time.sleep(1)
    # We're in the child.

    # Create a string representing the strrecvfd structure that ioctl()
    # will return.
    s = struct.pack('iii', 0, 0, 0)

    # Receive filedescriptor. Will block until descriptor is sent.
    ret = fcntl.ioctl(pRead, 1, s)

    # Unpack the strrecvfd-structure that ioctl() should return.
    # fd is the filedescriptor, uid/gid the user/group id of the
    # sending stream.
    (fd, uid, gid) = struct.unpack('iii', ret)

    # Reopen the filedescriptor as a Python File-object.
    fileObj = os.fdopen(fd, 'r')

    # Example usage: Read file, print the first line.
    lines = fileObj.readlines()
    print lines[0],
    sys.exit(0)
  • Carl Banks at Jun 10, 2004 at 6:48 am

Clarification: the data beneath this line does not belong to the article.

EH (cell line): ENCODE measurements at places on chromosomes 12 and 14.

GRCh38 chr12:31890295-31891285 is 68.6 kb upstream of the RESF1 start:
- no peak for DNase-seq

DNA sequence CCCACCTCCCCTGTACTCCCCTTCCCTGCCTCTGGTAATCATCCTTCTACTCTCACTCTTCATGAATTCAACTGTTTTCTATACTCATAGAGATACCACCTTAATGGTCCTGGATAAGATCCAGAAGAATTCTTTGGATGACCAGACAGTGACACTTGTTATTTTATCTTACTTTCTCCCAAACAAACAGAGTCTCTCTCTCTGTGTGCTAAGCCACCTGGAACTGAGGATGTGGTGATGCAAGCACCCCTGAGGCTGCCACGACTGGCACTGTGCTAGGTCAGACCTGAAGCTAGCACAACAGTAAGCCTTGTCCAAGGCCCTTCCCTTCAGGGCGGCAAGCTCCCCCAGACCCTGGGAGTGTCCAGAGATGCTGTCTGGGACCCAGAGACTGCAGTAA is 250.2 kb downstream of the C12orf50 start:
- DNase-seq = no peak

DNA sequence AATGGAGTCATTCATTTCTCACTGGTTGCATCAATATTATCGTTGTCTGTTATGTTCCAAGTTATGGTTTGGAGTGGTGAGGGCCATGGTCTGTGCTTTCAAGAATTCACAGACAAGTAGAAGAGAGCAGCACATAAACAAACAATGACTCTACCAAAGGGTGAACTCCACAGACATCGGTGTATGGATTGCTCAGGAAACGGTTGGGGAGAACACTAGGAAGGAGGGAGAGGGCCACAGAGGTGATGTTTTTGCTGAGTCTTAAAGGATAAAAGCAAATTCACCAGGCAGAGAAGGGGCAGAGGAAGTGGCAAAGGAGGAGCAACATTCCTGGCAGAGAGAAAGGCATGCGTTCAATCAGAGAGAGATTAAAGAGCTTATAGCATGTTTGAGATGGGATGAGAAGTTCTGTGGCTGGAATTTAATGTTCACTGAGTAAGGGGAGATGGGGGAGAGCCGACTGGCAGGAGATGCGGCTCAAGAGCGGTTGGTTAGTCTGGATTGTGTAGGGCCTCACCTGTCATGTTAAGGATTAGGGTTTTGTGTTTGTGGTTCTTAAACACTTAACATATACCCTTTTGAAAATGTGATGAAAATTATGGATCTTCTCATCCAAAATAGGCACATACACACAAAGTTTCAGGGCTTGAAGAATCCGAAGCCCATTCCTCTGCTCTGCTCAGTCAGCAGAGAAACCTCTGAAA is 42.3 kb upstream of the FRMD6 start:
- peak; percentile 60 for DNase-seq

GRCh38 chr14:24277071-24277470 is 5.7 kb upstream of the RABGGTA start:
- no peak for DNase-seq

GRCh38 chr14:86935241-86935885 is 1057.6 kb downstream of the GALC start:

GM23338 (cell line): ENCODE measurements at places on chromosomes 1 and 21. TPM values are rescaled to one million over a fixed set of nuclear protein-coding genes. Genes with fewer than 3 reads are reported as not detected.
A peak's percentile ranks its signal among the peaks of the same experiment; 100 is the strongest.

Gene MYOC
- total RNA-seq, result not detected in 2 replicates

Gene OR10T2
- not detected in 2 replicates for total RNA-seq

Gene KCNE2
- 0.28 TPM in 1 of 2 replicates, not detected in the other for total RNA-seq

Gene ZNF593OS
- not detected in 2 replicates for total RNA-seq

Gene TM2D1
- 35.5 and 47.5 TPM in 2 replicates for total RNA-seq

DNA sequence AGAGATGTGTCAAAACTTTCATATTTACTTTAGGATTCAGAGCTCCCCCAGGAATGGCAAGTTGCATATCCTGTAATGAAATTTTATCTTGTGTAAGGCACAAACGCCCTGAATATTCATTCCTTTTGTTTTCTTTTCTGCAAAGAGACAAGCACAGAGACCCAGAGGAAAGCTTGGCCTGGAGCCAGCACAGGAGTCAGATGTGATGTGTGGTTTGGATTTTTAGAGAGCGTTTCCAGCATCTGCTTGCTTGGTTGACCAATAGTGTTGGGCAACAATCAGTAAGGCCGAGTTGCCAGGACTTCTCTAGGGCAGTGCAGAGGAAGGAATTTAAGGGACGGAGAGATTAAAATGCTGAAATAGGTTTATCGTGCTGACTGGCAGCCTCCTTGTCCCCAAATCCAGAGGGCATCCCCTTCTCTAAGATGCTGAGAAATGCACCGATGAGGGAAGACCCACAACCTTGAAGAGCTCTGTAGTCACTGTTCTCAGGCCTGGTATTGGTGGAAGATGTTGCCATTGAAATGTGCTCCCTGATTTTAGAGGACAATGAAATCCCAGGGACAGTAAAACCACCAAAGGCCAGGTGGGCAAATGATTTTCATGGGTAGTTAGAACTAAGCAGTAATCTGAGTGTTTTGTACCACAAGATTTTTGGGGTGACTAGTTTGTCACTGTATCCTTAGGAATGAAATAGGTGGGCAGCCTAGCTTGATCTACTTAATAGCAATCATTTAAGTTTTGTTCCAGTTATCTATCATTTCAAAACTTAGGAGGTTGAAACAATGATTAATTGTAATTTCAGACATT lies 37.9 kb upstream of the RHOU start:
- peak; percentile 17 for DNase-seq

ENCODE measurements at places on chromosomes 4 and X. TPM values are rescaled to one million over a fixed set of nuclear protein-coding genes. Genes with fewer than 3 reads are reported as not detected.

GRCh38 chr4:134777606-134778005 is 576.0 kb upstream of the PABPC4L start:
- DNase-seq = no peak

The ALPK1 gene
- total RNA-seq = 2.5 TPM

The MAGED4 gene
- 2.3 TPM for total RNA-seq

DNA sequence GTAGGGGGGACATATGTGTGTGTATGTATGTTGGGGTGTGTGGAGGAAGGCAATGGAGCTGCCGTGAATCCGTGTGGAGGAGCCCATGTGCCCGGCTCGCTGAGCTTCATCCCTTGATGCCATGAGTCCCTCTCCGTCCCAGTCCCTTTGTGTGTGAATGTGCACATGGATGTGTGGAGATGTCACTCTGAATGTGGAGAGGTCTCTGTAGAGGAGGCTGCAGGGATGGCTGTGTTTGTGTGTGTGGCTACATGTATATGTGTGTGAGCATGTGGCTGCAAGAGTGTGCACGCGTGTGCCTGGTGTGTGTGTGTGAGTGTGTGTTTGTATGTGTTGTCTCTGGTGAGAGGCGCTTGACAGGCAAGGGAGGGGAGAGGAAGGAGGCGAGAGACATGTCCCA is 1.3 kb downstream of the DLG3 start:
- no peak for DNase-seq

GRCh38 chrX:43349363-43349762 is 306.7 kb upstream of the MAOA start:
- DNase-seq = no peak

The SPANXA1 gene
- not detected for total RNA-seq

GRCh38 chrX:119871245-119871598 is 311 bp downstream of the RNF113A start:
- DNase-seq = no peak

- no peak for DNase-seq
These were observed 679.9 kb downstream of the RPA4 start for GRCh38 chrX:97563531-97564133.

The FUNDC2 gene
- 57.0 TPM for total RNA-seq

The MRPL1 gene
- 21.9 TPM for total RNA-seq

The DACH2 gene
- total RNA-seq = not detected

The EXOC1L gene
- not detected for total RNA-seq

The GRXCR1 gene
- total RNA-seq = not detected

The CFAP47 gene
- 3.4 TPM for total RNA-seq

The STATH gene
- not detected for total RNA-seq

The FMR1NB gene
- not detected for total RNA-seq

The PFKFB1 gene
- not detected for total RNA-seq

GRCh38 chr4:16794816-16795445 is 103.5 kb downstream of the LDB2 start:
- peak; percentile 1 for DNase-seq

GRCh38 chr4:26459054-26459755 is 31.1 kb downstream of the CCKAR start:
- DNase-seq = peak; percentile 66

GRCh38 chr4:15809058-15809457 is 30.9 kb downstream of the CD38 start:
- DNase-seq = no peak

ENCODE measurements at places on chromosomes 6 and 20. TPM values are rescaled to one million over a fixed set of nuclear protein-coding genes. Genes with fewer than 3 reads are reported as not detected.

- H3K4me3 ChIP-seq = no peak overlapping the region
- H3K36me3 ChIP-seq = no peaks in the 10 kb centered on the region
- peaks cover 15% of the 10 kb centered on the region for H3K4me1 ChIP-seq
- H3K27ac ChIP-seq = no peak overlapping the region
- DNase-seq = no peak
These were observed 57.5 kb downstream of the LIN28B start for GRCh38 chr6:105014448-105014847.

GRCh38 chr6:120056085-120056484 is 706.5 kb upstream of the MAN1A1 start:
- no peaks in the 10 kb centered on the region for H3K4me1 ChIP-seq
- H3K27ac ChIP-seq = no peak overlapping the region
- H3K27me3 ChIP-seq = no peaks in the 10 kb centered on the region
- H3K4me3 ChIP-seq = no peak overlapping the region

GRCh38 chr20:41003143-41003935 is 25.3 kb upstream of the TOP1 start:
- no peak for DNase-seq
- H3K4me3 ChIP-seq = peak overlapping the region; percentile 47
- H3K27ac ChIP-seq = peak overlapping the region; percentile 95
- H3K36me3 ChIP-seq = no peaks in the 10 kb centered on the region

Josiah Carlson wrote:
    I've been working on this for more hours than I'm willing to admit,
    perhaps someone here can help me make it happen.
    When I first saw the subject, I was about to point out that you had
    the wrong newsgroup: you want comp.lang.perl.misc

    I see you were talking about something else though.

    This us using Python 2.3.3
    - I do have access to a SunOS 5.8 machine, and the script at the end
    of this email works.
    - I need it to work on linux kernel 2.4.x.


    I'm trying to write the equivalent of what the author calls "ringd"
    described in the below article, and use it with python 2.3.x on linux 2.4:
    http://www.remote.org/jochen/work/pub/zero-downtime.pdf


    The script that I provide at the end of this post is a variation of one
    posted in this thread:
    http://groups.google.com/groups?hl=en&lr=&ie=UTF-8&selm=7t5i40%241pn%241%40nyheter.chalmers.se&rnum=8

    There is a C version listed later in that article, but I've not yet
    tried it out.

    Certainly I need a two things:
    1. Unix domain socket, local socket (standard socket connected locally),
    or pipe